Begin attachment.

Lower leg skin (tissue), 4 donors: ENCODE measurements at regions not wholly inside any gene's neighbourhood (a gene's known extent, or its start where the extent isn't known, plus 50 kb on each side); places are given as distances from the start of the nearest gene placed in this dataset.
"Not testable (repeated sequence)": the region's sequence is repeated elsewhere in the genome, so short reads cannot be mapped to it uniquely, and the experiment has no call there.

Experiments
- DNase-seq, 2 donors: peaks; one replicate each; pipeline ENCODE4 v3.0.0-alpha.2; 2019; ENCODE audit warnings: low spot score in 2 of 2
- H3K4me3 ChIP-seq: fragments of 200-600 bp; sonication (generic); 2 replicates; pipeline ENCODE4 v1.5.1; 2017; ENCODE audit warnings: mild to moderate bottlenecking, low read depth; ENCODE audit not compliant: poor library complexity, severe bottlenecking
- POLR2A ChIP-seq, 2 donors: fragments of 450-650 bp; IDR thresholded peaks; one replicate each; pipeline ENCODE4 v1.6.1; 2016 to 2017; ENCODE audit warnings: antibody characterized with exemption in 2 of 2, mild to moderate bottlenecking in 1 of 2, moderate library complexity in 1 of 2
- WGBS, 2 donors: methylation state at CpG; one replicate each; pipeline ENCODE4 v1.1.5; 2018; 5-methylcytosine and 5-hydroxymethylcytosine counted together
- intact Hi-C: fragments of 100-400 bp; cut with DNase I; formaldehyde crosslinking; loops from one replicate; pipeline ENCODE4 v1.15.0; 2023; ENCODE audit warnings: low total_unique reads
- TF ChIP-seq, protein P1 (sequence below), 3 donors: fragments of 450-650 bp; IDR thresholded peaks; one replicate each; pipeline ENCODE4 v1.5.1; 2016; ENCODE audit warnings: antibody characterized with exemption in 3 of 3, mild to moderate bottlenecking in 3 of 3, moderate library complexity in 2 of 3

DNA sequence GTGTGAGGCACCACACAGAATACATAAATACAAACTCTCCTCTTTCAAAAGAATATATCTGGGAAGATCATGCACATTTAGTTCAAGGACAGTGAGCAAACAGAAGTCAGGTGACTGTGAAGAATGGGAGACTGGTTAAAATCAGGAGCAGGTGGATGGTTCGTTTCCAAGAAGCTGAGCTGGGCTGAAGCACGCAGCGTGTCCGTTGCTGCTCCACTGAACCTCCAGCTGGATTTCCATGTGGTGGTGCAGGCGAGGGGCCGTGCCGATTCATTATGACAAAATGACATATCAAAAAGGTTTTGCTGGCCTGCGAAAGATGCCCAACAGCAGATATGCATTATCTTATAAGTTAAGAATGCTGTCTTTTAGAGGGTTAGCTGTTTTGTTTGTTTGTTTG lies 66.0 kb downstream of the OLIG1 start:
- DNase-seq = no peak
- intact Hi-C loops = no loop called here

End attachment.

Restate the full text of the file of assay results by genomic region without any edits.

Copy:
Lower leg skin (tissue), 4 donors: ENCODE measurements at regions not wholly inside any gene's neighbourhood (a gene's known extent, or its start where the extent isn't known, plus 50 kb on each side); places are given as distances from the start of the nearest gene placed in this dataset.
"Not testable (repeated sequence)": the region's sequence is repeated elsewhere in the genome, so short reads cannot be mapped to it uniquely, and the experiment has no call there.

Experiments
- DNase-seq, 2 donors: peaks; one replicate each; pipeline ENCODE4 v3.0.0-alpha.2; 2019; ENCODE audit warnings: low spot score in 2 of 2
- H3K4me3 ChIP-seq: fragments of 200-600 bp; sonication (generic); 2 replicates; pipeline ENCODE4 v1.5.1; 2017; ENCODE audit warnings: mild to moderate bottlenecking, low read depth; ENCODE audit not compliant: poor library complexity, severe bottlenecking
- POLR2A ChIP-seq, 2 donors: fragments of 450-650 bp; IDR thresholded peaks; one replicate each; pipeline ENCODE4 v1.6.1; 2016 to 2017; ENCODE audit warnings: antibody characterized with exemption in 2 of 2, mild to moderate bottlenecking in 1 of 2, moderate library complexity in 1 of 2
- WGBS, 2 donors: methylation state at CpG; one replicate each; pipeline ENCODE4 v1.1.5; 2018; 5-methylcytosine and 5-hydroxymethylcytosine counted together
- intact Hi-C: fragments of 100-400 bp; cut with DNase I; formaldehyde crosslinking; loops from one replicate; pipeline ENCODE4 v1.15.0; 2023; ENCODE audit warnings: low total_unique reads
- TF ChIP-seq, protein P1 (sequence below), 3 donors: fragments of 450-650 bp; IDR thresholded peaks; one replicate each; pipeline ENCODE4 v1.5.1; 2016; ENCODE audit warnings: antibody characterized with exemption in 3 of 3, mild to moderate bottlenecking in 3 of 3, moderate library complexity in 2 of 3

DNA sequence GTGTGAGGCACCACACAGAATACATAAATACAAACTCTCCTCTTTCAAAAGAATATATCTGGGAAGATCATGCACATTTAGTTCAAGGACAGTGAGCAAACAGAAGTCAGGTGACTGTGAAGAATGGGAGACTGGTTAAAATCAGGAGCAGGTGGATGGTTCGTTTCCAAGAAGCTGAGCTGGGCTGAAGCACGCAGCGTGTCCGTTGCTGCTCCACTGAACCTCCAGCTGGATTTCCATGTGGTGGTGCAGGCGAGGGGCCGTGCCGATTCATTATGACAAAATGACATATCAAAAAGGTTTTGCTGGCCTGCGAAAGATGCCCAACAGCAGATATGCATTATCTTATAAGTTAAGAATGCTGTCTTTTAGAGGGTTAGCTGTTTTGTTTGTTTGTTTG lies 66.0 kb downstream of the OLIG1 start:
- DNase-seq = no peak
- intact Hi-C loops = no loop called here